We won’t have an estimate of second-quarter GDP until July. It’s not helpful for watching what is happening in real-time.

There are economic indicators that provide some glimpse of the economy faster than GDP, and might even tell us what will happen with GDP. For example, the Conference Board produces an index that uses 10 “leading” economic indicators, such as the stock market performance and unemployment claims, to give a picture of how the economy is performing. The Conference Board releases its index monthly, and the March report is scheduled to be released on April 17.

The Federal Reserve Board’s Industrial Production Index is also released monthly and tells us how many goods the industrial sector is producing. It is narrower than GDP, since it does not include services, but it will still give us some idea of the extent of the economic downturn. The March report is scheduled for release on April 15.

How bad has the labor market been hit?

One of the most immediate impacts of the economic slowdown is that many individuals have been laid off or had their hours significantly cut back. The unemployment rate is one of the best measures of how the labor market is performing. It is released as part of the monthly Employment Situation Report from the Bureau of Labor Statistics. The unemployment rate is not a perfect measure since it only counts those looking for work as unemployed, but along with the other information in the employment report, it provides a good picture of the health of the labor market. Currently, the unemployment rate is near record lows at 3.5%, but, of course, this will be changing soon. The question is how much.

We will get a report for March on April 3. However, BLS uses a “reference week” to conduct the survey, and that reference week was March 8-14. As you may recall, that was the week before most of the U.S. began shutting down businesses and practicing social distancing. We won’t have a report for April until May 8.

How bad the unemployment rate will get is anyone’s guess. The same St. Louis Fed president that predicted GDP will decline by 50% also guessed that unemployment would hit 30%. Economists at the St. Louis Fed have produced estimates that 46% of US workers are at “high-risk” for becoming unemployed in the current crisis. These are some of the highest guesses I have seen, but remember, they are just that — guesses. We’ll have to wait for the real data to see how bad it truly is.

One measure of the labor market that is available more frequently is the new filings for unemployment insurance claims. National data are released every week, a timely measure. While this measure is not perfect, since not everyone unemployed qualifies, and not everyone eligible applies, it is useful due to how often that data is released.

On March 26, we had the release of this data for March 15-21, the first week significantly impacted by the slowdown. And it was record-breaking bad news: around 3 million Americans applied for unemployment insurance. For reference, there were fewer than 6 million total unemployed Americans before the crisis started.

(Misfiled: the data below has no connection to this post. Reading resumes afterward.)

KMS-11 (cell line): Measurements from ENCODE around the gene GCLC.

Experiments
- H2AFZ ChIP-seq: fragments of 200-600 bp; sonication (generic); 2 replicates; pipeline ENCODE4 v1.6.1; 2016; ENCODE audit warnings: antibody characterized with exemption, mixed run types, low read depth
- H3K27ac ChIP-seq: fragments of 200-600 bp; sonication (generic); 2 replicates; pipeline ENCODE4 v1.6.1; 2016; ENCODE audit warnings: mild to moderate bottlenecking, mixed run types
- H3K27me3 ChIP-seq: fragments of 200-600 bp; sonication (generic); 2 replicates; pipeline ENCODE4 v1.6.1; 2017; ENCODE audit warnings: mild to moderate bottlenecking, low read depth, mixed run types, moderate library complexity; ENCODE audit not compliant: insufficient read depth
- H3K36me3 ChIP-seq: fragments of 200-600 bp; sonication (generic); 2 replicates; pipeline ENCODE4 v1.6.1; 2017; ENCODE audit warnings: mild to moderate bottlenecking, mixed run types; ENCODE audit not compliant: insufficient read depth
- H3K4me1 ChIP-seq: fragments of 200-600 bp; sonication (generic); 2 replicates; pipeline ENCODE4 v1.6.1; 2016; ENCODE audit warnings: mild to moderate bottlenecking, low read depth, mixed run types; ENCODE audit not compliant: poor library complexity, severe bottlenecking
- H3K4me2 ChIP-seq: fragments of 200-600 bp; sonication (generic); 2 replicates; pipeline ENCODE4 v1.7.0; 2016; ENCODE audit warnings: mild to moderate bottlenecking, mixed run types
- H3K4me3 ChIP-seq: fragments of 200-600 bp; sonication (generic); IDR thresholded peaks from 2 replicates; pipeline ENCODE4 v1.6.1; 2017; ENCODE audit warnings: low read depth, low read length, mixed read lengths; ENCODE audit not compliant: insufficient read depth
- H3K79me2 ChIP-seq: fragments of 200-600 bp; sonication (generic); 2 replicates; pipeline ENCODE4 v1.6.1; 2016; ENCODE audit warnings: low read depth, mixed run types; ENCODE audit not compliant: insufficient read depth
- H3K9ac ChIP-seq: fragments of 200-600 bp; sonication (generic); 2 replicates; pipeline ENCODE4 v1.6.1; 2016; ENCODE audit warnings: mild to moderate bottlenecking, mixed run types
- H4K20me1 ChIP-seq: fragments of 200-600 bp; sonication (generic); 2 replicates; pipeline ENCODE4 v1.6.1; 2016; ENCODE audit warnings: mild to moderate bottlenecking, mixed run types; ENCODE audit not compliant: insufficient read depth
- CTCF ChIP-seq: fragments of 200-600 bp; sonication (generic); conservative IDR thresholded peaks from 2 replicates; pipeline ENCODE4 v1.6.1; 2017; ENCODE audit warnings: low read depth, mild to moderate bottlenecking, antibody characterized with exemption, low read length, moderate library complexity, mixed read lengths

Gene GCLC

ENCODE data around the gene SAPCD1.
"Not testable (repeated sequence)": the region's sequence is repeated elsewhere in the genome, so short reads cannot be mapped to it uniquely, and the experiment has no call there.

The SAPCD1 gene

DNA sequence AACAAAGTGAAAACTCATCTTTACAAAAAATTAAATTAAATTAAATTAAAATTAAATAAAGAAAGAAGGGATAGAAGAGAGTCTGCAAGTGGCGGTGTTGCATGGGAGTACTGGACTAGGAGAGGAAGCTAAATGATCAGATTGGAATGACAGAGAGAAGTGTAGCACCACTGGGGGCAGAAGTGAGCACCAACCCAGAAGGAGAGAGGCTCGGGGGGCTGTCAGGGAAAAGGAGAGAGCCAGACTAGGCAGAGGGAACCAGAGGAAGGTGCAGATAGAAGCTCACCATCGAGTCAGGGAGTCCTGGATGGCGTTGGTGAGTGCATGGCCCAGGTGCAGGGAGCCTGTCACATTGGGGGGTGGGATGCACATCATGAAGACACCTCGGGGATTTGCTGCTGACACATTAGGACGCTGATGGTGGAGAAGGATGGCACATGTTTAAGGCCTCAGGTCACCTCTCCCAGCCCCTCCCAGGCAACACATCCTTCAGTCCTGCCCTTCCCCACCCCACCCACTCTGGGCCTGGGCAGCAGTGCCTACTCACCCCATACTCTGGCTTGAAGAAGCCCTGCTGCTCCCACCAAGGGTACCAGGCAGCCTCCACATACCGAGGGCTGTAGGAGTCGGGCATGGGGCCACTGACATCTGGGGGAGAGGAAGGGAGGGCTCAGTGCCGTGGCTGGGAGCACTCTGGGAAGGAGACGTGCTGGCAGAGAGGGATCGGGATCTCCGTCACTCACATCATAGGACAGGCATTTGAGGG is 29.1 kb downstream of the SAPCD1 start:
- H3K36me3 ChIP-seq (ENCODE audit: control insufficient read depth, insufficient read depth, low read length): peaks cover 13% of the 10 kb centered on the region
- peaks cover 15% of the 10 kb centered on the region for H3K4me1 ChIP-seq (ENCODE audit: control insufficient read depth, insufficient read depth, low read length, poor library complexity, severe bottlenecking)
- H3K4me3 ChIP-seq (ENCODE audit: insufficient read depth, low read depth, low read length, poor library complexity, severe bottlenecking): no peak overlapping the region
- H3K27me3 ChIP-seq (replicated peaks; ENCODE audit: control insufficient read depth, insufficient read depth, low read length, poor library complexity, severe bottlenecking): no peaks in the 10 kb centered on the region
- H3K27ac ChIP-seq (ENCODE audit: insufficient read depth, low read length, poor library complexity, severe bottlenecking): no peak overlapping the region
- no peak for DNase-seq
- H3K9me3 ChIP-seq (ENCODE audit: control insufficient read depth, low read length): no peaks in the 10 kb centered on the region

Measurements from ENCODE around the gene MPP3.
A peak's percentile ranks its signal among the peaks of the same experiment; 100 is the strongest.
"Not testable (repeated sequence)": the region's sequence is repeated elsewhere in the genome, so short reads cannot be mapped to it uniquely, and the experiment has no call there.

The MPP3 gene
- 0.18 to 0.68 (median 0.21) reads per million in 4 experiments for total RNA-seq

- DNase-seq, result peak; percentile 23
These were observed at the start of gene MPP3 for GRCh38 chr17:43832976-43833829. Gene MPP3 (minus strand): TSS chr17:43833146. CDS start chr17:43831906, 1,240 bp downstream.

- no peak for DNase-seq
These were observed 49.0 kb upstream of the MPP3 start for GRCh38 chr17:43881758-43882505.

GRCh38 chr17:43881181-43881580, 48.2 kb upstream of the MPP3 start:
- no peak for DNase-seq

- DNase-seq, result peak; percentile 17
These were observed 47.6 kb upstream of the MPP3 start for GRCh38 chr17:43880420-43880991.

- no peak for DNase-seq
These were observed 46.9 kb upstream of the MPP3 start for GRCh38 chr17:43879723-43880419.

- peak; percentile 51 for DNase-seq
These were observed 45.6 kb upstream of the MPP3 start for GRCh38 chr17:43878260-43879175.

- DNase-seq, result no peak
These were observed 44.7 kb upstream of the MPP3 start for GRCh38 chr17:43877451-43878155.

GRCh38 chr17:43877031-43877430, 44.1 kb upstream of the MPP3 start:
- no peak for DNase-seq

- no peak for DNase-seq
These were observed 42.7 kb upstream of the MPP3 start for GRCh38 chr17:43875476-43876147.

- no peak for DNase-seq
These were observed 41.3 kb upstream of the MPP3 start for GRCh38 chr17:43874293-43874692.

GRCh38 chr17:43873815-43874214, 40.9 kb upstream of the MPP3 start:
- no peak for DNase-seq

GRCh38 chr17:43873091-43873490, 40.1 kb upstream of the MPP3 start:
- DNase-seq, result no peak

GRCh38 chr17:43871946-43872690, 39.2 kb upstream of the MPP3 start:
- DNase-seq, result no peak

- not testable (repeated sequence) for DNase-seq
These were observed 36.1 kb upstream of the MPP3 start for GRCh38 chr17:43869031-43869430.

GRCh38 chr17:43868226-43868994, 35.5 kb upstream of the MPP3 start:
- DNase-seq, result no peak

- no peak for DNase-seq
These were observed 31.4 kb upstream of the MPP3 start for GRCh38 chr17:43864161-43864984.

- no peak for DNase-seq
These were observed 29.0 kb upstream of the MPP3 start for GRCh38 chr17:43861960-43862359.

The prior week, fewer than 300,000 had applied for unemployment insurance, so we had 10 times as many new unemployment claims in one week. During previous recessions, such as 1982 and 2008-2009, the weekly number never got above 700,000. Three million in one week is historic and historically bad. The next weekly report is scheduled to be released on April 2 and could be just as bad.

One of the major parts of the economic stabilization bill just passed by Congress provides support to the newly unemployed. Unemployed workers would get $600 per week from the federal government in addition to the state benefits they already qualify for, which can be as much as $451 per week in Arkansas. In a future blog post, I’ll discuss this economic stabilization bill in more detail and what it could mean for the labor market and economy.

Jeremy Horpedahl is an Assistant Professor of Economics at the University of Central Arkansas College of Business and Research Scholar at the Arkansas Center for Research in Economics. Read The Citizen’s Guide to Understanding Arkansas Economic Data here .

How To Approach the Tax Extension

Ashley Phillips, Ph.D.

In response to COVID-19, the Internal Revenue Service has extended the due date for filing 2019 federal income tax returns and remitting federal income tax payments until July 15.

This relief applies to federal income tax payments — including the payment self-employment income tax — and federal income tax returns due on April 15. The July extension is automatic. Arkansas Gov. Asa Hutchinson extended the deadline for filing state income tax returns to July 15, as well. However, the deadline for Arkansas’ estimated tax payments has not been extended.

To understand how Arkansans should approach the federal and state tax deadline extension, we spoke with Ashley Phillips, Ph.D., assistant professor of accounting, who was a tax attorney with the IRS for five years before joining the UCA College of Business in 2016.

When should a return be filed?

“Everyone should file their federal and state income tax returns as soon as possible rather than waiting until July 15. One important reason for filing your return as early as possible is to reduce the risk of tax identity theft. Filing tax returns prevents an identity thief from later electronically filing a return using your personal information to claim a fraudulent refund. The IRS is encouraging taxpayers who expect a refund to file their return as soon as possible. For those expecting a refund, filing a tax return electronically with direct deposit is the quickest way to receive the refund.